Tuesday, 3 May 2011

Chinaman - The Legend of Pradeep Mathew

There pretty much couldn't be a more perfect book with which to kick off this blog's foray into the world of literature. It's about cricket, obviously. It's about spin-bowling, which is nice. And the avuncular narrator is an unreliable drunken hack – something that should be fairly familiar to regular readers of Cricket Tragics.

Coming soon after Sri Lanka's appearance in the final of the 2011 World Cup (a tournament that they also co-hosted with India and Bangladesh) and amid accusations of widespread match-fixing made by former Sri Lankan batsman-wicketkeeper Hashan Tillakaratne, this is an apt moment for the publication of Shehan Karunatilaka's debut novel, Chinaman.

The novel centres on boozy middle-aged cricket writer WG Karunasena (known as Wije), his neighbour and friend Ariyaratne Byrd (Ari) and their quest to revive the reputation of fictional mystery spinner, Pradeep Mathew. Having seen him play in several matches in the mid-90s (before Sri Lanka's epoch-defining World Cup victory under Arjuna Ranatunga in 1996) Ari and Wije are convinced that he's their nation's greatest ever bowler. Like a cross between Murali, John Gleeson and Ajantha Mendis, Mathew is said to have bowled a bewildering array of deliveries – a Chinaman, googly, undercutter, doosra, Carrom ball, and several others, including, most fantastical of all, the double bounce ball, which bounces twice and turns a different way each time.

But Mathew is a mystery in more than just the way he bowls. In a highly stratified, divided and corrupt system (Sri Lankan cricket and politics more generally) Mathew riles his seniors, upsets those in authority and never plays more than seven Tests before fleeing to New Zealand in controversial circumstances. So keen are the authorities to airbrush Mathew from history that all official statistics are erased – although, amusingly, the publishers, Jonathan Cape, have set up fake Crikipedia and Cric1nf0 profiles to whet the appetites of stat-mad, internet-savvy cricket fans.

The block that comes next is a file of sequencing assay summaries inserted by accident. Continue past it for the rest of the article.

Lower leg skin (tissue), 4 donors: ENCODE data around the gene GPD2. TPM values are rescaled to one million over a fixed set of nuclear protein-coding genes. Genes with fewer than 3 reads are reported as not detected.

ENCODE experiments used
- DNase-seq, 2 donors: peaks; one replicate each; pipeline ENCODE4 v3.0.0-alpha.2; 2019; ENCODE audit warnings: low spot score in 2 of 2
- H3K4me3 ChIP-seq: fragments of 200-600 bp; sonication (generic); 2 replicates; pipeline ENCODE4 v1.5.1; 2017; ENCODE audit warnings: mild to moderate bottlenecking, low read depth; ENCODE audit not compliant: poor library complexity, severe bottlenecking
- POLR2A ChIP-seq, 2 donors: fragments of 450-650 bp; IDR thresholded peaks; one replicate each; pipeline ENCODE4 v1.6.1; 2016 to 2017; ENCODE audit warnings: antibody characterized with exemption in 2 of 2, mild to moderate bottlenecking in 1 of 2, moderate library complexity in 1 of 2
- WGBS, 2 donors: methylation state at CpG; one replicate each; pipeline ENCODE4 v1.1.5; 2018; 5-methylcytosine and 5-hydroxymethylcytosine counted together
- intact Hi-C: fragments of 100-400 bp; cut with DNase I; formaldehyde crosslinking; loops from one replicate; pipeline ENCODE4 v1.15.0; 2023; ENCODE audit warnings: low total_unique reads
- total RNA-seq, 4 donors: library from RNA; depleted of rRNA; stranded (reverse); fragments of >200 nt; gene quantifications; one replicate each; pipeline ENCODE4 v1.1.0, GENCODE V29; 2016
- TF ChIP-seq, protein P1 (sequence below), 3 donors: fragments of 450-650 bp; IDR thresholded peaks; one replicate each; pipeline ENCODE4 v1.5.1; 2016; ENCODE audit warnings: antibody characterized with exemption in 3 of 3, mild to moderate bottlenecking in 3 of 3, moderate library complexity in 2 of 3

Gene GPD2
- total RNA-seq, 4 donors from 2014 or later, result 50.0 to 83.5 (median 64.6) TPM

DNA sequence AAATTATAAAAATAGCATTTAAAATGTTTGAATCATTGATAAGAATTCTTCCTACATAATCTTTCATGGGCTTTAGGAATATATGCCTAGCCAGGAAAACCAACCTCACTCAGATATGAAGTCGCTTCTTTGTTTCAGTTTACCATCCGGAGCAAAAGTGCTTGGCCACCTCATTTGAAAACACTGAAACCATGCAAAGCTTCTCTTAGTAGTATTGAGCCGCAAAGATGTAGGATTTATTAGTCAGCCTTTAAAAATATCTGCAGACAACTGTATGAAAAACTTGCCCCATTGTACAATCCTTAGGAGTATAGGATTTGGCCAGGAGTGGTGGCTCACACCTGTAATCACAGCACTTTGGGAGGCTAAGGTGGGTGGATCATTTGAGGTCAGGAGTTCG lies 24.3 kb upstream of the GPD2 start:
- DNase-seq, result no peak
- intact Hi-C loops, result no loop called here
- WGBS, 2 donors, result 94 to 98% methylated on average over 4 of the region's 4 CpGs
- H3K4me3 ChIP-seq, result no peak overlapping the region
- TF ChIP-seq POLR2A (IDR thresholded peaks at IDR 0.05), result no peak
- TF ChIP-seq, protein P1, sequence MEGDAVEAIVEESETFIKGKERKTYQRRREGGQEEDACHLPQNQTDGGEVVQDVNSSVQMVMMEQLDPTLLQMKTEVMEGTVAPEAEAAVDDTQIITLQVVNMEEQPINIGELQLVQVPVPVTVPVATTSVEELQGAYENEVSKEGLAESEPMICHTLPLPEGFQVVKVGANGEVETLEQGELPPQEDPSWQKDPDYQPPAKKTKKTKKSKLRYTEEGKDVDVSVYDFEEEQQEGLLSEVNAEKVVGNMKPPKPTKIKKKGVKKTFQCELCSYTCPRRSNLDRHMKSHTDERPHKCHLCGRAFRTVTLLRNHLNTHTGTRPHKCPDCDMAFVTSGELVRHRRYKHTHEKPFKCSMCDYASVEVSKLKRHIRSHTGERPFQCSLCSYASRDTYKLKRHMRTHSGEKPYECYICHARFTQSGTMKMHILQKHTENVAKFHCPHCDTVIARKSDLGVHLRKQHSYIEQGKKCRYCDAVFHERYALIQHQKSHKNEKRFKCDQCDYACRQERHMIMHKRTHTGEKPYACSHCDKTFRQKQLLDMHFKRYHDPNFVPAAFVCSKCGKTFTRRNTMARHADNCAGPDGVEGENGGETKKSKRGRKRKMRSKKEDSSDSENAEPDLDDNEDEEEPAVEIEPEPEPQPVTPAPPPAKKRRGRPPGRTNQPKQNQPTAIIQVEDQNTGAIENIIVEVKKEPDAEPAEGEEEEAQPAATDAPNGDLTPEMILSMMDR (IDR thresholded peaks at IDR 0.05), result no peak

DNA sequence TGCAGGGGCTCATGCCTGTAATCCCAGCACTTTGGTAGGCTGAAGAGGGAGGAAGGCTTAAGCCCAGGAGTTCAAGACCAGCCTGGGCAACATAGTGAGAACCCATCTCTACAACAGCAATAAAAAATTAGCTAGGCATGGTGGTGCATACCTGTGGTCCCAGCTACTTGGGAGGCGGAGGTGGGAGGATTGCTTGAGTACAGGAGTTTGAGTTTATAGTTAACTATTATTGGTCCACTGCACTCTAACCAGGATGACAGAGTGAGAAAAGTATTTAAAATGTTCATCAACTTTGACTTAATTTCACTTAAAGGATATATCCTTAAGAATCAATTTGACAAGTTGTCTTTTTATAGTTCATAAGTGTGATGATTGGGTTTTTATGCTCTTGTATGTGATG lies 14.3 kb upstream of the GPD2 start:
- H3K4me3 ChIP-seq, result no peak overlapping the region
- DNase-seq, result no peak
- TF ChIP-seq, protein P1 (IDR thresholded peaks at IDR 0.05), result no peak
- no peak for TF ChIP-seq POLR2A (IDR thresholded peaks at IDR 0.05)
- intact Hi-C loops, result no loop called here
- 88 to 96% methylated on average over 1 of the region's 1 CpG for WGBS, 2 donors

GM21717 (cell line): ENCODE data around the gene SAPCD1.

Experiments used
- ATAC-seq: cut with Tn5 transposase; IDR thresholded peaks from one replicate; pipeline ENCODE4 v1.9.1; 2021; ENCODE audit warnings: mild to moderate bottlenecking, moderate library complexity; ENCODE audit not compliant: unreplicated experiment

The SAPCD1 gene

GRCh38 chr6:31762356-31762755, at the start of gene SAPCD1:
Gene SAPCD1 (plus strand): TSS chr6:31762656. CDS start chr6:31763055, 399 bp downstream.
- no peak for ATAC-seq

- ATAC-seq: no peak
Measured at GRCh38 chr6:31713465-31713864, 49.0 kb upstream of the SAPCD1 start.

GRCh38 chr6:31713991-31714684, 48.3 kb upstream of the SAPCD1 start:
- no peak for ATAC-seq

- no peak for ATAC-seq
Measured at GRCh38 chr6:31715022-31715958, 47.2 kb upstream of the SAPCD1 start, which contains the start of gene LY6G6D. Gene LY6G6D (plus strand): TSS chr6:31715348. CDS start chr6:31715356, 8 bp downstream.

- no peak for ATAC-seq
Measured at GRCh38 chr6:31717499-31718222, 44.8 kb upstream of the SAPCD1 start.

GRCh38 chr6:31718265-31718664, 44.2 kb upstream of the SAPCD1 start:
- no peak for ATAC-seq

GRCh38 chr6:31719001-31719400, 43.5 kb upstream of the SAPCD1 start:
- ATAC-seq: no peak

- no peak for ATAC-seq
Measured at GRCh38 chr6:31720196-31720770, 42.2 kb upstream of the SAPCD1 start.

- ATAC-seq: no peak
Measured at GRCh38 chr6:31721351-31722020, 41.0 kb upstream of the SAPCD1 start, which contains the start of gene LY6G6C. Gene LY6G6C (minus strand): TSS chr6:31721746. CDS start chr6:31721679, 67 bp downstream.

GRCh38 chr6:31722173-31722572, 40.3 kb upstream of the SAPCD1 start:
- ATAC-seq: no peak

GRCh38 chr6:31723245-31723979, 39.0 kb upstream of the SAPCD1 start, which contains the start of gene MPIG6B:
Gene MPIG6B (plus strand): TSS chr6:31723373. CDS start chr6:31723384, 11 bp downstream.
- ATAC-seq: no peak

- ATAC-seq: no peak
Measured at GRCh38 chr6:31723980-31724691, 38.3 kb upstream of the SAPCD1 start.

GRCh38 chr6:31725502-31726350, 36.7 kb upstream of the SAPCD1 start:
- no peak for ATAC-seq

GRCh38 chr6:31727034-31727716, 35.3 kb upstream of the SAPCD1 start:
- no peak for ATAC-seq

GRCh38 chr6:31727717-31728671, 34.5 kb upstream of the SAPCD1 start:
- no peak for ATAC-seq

Make no mistake: this is a cricket book. It doesn't – like, say, Joseph O'Neill's much hyped but inferior Netherland – seek to use cricket as merely the means to explore other issues. This is a book steeped in a love of cricket, but a modern, commercial, corrupt, but still magical version of the sport we love. The last few years have seen the balance of power in cricket shift inexorably towards the sub-continent (event the ICC have been based in Dubai not Lord's since 2005) and now we have novel to reflect the times. Not for Ari (or the author) the ever-glowing Edwardian England of the tediously verbose Neville Cardus.

Paedophilia, match-fixing, violence, wealth, poverty, racism, and the complexities of contemporary Sri Lanka are all explored in this dense, sprawling, at times rather confusing work. With so many shifts in time and tone, sometimes it can be hard to follow exactly what is going on and when, but then this is fitting – both to the manic bustle of the backstreets of Columbo, and to the hazy, boozy recollections of our utterly charming, but badly flawed, narrator.

Chinaman is frequently hilarious, genuinely moving in places, and expertly evocative both of Sri Lanka and the intricate complexities of the the slowest, greatest sport ever invented. Like its narrator, Chinaman is flawed, but, in Karunatilaka's deft hands, it works. This is a truly brilliant novel – I urge everyone to read it.

Chinaman is published by Jonathan Cape. It's available on Amazon.

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